INDUCTION heating, the authors show, has been successfully applied to the hardening of many types of gears. Over a million transmission gears have been produced with its aid and thousands of induction-hardened final-drive gears and pinions are giving satisfactory field service.
It has resulted in lower costs (due to the substitution of carbon for alloy steel, fewer machining operations, and lower heat-treating costs) and improved quality (due to a lack of distortion and better stress distribution).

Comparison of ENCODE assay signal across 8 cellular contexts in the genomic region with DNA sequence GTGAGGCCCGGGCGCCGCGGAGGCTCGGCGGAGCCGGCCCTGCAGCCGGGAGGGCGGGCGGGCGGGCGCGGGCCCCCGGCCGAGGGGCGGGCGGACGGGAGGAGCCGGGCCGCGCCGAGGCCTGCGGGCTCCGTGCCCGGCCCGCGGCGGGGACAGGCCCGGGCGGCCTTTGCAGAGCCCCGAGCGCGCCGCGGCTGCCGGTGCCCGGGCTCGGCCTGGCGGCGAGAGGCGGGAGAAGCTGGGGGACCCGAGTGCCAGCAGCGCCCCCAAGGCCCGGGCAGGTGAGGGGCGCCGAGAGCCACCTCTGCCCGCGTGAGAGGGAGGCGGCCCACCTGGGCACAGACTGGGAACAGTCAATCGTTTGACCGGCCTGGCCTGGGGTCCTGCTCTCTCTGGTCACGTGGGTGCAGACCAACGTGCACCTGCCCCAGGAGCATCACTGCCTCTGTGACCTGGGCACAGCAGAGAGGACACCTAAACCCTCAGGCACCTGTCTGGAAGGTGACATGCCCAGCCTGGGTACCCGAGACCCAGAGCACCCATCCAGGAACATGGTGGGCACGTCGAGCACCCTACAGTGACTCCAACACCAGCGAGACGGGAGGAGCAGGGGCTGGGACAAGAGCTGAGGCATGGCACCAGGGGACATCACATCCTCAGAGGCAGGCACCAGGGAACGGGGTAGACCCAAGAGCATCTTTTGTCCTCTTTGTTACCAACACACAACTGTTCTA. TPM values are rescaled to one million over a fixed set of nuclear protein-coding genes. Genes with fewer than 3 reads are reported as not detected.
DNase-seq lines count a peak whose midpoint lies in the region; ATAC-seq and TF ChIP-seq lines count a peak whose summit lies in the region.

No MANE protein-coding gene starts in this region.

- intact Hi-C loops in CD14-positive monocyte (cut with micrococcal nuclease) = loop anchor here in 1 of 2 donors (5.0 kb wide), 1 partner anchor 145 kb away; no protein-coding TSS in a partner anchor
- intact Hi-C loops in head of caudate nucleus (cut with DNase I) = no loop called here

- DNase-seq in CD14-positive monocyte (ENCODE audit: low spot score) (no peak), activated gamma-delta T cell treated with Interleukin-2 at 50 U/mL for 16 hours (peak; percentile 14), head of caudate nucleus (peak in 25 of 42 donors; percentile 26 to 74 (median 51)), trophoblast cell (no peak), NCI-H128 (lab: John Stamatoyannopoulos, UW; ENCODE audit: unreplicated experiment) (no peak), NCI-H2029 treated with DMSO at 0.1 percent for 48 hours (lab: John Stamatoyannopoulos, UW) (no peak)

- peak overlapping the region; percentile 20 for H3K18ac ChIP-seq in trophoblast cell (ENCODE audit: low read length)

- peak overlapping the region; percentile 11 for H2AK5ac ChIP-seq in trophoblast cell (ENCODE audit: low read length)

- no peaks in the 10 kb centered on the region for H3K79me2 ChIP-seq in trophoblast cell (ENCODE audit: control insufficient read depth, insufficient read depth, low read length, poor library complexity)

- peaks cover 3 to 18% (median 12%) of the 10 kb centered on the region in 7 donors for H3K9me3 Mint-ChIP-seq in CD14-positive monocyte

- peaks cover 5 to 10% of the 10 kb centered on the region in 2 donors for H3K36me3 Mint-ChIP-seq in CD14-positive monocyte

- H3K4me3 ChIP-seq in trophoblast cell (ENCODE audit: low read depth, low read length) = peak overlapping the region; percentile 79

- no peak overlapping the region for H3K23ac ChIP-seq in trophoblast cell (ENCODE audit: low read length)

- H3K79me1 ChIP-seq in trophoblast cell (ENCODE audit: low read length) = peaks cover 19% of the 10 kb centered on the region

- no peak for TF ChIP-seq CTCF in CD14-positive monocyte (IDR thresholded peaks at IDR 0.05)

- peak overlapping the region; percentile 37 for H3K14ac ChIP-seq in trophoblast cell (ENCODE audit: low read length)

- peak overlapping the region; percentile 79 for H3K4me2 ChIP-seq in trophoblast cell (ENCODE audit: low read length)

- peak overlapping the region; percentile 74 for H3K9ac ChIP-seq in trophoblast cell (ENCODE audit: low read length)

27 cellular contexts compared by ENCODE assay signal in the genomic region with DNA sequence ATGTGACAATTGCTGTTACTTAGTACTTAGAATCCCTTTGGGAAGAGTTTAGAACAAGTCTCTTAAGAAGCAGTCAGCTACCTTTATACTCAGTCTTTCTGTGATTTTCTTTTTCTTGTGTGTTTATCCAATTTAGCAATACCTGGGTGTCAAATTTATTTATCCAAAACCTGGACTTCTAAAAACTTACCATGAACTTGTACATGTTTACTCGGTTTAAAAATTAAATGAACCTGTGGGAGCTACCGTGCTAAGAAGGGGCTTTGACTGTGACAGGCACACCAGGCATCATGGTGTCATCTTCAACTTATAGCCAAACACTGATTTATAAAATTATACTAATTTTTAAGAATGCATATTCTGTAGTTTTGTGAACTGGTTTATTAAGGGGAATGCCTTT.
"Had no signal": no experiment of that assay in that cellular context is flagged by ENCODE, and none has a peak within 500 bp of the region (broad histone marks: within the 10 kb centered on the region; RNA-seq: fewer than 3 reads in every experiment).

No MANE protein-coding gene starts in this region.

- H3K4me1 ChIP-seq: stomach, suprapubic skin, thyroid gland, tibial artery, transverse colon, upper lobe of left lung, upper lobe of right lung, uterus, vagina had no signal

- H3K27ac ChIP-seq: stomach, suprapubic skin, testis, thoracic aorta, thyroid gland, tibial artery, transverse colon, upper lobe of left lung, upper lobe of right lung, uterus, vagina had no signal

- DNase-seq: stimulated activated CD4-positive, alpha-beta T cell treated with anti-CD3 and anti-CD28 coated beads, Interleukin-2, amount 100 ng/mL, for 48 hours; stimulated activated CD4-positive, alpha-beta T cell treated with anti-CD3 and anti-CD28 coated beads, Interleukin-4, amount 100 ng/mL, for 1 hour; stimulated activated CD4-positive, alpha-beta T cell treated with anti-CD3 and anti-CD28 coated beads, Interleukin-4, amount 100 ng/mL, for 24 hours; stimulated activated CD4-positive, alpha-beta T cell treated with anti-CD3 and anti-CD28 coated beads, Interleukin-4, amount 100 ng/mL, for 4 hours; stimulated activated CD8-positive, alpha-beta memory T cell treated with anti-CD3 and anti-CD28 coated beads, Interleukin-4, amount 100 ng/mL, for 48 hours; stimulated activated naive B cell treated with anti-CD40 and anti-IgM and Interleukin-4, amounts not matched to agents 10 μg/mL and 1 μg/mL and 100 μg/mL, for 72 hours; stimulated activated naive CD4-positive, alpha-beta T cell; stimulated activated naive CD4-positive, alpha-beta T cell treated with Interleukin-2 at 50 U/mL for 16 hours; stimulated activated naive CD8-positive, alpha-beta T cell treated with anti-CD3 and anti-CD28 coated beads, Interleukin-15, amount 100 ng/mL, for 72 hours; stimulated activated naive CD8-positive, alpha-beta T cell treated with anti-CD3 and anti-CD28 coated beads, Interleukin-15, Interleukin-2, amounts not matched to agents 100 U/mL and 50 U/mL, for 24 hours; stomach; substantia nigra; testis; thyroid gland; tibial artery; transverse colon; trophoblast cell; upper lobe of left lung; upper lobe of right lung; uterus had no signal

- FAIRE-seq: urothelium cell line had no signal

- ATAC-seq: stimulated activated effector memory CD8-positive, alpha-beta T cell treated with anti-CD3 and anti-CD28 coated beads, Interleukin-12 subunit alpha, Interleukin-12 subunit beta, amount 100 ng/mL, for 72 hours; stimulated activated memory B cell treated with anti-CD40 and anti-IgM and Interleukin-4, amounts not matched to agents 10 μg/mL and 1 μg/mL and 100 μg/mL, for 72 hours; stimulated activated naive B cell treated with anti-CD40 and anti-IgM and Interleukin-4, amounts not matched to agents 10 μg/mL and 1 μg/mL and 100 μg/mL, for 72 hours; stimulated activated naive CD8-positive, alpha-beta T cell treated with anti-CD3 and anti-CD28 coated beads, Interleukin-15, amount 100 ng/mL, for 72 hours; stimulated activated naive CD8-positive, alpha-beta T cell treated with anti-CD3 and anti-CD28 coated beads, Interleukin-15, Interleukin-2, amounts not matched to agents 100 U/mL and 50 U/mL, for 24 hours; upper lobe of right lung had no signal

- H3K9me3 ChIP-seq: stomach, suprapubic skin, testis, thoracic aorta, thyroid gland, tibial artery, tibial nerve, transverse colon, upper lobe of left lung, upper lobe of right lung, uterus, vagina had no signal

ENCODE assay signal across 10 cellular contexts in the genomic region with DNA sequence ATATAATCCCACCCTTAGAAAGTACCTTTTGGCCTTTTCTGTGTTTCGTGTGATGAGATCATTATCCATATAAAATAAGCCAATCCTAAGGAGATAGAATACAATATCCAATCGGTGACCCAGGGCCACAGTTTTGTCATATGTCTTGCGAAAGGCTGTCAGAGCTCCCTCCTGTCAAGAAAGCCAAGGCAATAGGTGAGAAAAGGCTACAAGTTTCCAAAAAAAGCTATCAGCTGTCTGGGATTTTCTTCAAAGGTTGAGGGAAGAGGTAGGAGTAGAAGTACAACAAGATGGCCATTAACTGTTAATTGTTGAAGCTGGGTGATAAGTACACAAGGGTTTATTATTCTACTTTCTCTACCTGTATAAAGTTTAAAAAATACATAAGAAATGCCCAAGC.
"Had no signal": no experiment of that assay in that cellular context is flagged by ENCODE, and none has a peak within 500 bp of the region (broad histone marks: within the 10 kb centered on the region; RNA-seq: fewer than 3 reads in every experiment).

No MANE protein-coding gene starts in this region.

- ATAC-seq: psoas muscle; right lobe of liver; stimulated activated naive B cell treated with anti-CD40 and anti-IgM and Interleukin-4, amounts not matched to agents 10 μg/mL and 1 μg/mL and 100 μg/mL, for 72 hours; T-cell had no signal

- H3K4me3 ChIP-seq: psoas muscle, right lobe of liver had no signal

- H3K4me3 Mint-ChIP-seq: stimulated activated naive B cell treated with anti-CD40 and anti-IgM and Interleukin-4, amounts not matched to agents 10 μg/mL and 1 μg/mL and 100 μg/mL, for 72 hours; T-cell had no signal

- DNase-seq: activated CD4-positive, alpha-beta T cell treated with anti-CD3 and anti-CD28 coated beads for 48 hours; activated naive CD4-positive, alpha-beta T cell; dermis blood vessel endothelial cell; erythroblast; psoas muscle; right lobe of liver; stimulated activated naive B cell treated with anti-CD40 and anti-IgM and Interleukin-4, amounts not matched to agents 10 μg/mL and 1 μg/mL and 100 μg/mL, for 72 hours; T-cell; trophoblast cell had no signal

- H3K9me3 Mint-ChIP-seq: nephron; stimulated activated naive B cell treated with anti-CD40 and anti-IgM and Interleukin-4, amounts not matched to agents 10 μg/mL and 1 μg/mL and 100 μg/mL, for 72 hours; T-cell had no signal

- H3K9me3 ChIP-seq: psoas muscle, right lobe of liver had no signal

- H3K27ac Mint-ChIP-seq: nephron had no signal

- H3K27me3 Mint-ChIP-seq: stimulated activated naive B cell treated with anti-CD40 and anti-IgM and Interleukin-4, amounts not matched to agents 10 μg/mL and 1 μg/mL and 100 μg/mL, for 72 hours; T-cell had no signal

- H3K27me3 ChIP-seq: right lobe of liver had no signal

The first part of this paper, by Mr. Kincaid, covers the equipment and methods used in handling various gear jobs. Then Mr. Knowlton covers the engineering tests and service performance of various types of induction-hardened gears.